Right-hand traffic/left-hand traffic
Condition of the roads
The road network is generally very good and roads are well maintained. The country roads are paved; Side roads can often only be driven on with all-wheel drive. In winter, mountain roads are sometimes impassable.
In Iran there are highways, expressways, country roads and mountain roads. The freeways are marked with white freeway symbols on a blue background; Expressways with a white dual carriageway symbol on a green background.
Rental cars are available in most cities and airports.
Taxis can be found in all cities. Shared taxis, which can carry up to ten people, are also available. Shared taxis only leave when all the seats are taken, which can be avoided if you are willing to pay for the remaining seats. Fares should be agreed in advance.
The bus network is well developed throughout the country. Inexpensive and comfortable buses run regularly between all cities in the country. Tickets are available at the bus stations; for longer routes it is advisable to buy the ticket one or two days before departure. Minibuses are used for local transport.
Traffic regulations: – Alcohol limit: 0.0 ‰ (absolute alcohol ban). Speed limits: – in built-up areas: 50 km/h; – on country roads: 70-110 km/h (observe the signs!); – on motorways: 120 km/h.
The ADAC foreign emergency call offers ADAC members and holders of ADAC foreign health and accident insurance comprehensive assistance in the event of vehicle breakdowns, traffic accidents, loss of documents and money, and medical emergencies. The emergency number is available around the clock; for vehicle damage: Tel. +49 (0)89 22 22 22, for illnesses: +49 (0)89 76 76 76. The ADAC partner club in Iran is the Touring and Automobile Club of the Islamic Republic of Iran in Tehran. In the event of breakdowns or accidents with the rental car, the car rental company should be contacted first.
The German driving license is valid for up to 6 months; after that, the international driver’s license is also required. The Swiss driver’s license is only valid in conjunction with the international driver’s license. When entering the country with your own car, you must also carry an international vehicle registration document and a Carnet de Passage. The international insurance card for motor transport must always be carried with you.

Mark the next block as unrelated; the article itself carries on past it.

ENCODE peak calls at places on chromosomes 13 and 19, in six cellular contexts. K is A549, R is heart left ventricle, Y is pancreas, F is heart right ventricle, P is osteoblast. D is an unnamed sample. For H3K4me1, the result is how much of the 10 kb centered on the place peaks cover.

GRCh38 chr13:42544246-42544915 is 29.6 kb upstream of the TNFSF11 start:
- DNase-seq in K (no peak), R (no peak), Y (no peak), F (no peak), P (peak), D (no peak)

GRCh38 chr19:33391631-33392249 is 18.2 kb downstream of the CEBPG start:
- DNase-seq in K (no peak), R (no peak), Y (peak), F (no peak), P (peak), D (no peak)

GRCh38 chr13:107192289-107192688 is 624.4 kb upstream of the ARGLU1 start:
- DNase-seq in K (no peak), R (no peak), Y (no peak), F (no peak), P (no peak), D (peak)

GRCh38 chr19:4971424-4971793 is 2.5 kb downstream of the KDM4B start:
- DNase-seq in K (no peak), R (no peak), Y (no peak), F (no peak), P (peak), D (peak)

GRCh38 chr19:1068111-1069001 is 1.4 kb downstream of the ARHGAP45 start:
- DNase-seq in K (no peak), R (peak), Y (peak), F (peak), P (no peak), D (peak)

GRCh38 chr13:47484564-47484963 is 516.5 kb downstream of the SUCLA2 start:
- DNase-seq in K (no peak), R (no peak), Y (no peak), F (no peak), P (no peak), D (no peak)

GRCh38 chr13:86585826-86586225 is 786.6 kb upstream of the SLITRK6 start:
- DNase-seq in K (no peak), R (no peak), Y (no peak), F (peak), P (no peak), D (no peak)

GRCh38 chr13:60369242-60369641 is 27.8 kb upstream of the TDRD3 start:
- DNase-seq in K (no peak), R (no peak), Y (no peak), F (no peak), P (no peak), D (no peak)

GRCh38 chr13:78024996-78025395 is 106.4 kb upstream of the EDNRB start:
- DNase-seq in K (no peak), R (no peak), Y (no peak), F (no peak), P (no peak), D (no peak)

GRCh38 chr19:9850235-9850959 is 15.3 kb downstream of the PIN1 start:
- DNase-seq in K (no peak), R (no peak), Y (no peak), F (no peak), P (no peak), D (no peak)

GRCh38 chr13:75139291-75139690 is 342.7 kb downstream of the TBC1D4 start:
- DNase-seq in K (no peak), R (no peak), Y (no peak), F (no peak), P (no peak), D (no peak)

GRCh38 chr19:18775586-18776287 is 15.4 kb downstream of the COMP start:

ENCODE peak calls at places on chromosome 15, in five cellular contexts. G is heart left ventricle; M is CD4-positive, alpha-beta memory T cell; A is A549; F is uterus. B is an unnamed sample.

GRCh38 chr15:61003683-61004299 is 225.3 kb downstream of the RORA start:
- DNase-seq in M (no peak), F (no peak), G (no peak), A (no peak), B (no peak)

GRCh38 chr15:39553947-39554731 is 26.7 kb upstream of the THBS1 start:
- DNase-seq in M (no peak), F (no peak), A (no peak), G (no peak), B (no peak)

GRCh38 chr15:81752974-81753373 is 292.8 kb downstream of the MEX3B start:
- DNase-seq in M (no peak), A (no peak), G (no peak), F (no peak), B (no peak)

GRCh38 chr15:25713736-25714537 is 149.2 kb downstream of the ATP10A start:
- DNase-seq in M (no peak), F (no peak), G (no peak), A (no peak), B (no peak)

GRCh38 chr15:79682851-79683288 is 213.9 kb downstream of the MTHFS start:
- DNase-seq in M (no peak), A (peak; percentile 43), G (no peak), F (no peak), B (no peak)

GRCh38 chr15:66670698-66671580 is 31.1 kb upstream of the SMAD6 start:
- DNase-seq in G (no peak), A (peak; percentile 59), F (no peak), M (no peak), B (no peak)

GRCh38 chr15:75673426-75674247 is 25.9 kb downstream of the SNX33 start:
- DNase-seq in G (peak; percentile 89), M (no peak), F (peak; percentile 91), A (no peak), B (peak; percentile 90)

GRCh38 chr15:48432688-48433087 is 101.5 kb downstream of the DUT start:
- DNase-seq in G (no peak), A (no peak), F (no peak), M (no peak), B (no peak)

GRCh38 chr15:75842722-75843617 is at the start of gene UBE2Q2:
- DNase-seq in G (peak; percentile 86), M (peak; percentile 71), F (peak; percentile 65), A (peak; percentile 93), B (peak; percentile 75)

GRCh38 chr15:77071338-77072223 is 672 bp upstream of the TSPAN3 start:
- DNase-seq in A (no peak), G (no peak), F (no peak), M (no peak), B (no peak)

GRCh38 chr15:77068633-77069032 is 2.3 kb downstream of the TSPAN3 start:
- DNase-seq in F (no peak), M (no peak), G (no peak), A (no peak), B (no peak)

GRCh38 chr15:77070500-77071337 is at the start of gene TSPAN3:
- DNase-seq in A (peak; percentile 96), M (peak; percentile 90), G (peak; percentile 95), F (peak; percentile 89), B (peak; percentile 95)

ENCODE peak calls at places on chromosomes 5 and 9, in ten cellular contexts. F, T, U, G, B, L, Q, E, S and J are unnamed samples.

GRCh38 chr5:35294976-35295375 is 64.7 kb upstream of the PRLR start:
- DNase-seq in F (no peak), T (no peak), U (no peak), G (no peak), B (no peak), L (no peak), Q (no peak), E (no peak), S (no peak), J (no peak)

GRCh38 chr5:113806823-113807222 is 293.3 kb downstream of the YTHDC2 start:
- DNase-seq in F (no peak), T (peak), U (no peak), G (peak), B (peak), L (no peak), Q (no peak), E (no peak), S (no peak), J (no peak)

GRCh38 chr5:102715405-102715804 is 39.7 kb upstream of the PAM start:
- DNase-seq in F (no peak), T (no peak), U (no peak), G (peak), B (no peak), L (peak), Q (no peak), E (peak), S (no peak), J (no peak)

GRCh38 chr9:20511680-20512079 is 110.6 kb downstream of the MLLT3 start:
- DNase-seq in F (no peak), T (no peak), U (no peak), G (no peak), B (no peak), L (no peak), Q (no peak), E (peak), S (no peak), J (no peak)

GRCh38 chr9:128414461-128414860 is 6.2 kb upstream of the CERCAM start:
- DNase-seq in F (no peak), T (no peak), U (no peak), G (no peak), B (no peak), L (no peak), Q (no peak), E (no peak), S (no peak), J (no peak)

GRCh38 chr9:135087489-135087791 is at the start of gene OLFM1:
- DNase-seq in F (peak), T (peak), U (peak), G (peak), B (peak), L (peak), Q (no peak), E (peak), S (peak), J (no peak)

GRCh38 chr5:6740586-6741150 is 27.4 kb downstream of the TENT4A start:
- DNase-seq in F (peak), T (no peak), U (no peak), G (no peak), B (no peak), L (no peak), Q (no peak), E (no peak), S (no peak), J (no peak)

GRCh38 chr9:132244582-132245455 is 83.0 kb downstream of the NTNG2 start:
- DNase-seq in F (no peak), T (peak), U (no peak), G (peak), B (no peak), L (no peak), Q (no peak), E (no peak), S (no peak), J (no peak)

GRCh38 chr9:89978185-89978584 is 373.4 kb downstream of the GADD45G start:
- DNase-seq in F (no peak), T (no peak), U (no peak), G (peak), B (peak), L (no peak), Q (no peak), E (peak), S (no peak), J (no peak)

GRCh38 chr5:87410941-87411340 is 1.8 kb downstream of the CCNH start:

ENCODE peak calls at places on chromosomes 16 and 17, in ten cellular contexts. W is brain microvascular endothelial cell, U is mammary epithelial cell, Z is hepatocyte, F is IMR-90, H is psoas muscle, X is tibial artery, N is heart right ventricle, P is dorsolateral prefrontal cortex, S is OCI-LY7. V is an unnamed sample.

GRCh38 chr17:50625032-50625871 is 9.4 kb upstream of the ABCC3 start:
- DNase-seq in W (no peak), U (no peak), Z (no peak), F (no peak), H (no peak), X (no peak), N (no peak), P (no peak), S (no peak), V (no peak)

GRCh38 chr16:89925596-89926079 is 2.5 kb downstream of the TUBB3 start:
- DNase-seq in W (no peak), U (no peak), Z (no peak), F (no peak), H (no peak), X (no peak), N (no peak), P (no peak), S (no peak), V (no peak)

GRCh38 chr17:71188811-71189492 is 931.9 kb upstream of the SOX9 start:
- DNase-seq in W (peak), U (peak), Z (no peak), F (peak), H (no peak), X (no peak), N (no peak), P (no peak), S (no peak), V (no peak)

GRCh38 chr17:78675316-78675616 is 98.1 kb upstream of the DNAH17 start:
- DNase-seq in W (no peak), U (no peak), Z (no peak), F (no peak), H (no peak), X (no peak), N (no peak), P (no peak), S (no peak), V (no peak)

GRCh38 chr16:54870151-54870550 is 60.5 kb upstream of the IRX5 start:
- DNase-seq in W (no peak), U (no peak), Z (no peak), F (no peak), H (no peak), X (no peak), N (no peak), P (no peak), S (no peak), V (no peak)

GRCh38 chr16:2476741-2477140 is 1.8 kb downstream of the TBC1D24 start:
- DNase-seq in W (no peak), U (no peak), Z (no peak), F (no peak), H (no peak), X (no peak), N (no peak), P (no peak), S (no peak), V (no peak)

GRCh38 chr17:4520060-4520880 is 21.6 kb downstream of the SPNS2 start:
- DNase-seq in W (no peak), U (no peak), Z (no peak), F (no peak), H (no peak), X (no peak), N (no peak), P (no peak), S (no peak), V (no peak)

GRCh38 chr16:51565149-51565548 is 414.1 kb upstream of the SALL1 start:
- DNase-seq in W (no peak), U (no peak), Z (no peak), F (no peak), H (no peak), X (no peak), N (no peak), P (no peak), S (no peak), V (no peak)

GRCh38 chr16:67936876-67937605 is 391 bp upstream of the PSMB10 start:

Traveling in the city
Tehran has an extensive bus network and a subway network with various lines. Tickets are available at the train stations.
Locally on the way by train
Iran’s extensive railway network is operated by RAJA Rail Transportations Company for passenger transport. Intercity trains run regularly on the main routes between Tehran and Jolfa, Gorgan, Bandar-Abbas, Sarakhs and Khorramshahr. Other railway lines lead to more remote provinces. Many mountain and desert areas are only accessible by train. Most trains have air-conditioned compartments as well as sleeping and dining cars.
Traveling by ship
The country’s main port is Khorramshahr. Other ports are at Bandar Abbas, Bandar Bushehr and Imam Khomeini in the Persian Gulf, and Nawshahr and Anzali in the Caspian Sea. There are ferry connections from Bandar Abbas to the islands of Kish, Qeshm and Hormuz.